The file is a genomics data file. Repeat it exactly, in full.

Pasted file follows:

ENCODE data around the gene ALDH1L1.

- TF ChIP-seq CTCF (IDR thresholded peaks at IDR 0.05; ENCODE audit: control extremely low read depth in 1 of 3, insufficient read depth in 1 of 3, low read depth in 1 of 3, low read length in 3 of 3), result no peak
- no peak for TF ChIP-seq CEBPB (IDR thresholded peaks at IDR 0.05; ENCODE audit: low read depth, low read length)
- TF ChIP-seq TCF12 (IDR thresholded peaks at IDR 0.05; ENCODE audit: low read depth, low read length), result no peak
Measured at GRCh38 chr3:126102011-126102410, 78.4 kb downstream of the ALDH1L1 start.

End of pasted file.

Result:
ENCODE data around the gene ALDH1L1.

- TF ChIP-seq CTCF (IDR thresholded peaks at IDR 0.05; ENCODE audit: control extremely low read depth in 1 of 3, insufficient read depth in 1 of 3, low read depth in 1 of 3, low read length in 3 of 3), result no peak
- no peak for TF ChIP-seq CEBPB (IDR thresholded peaks at IDR 0.05; ENCODE audit: low read depth, low read length)
- TF ChIP-seq TCF12 (IDR thresholded peaks at IDR 0.05; ENCODE audit: low read depth, low read length), result no peak
Measured at GRCh38 chr3:126102011-126102410, 78.4 kb downstream of the ALDH1L1 start.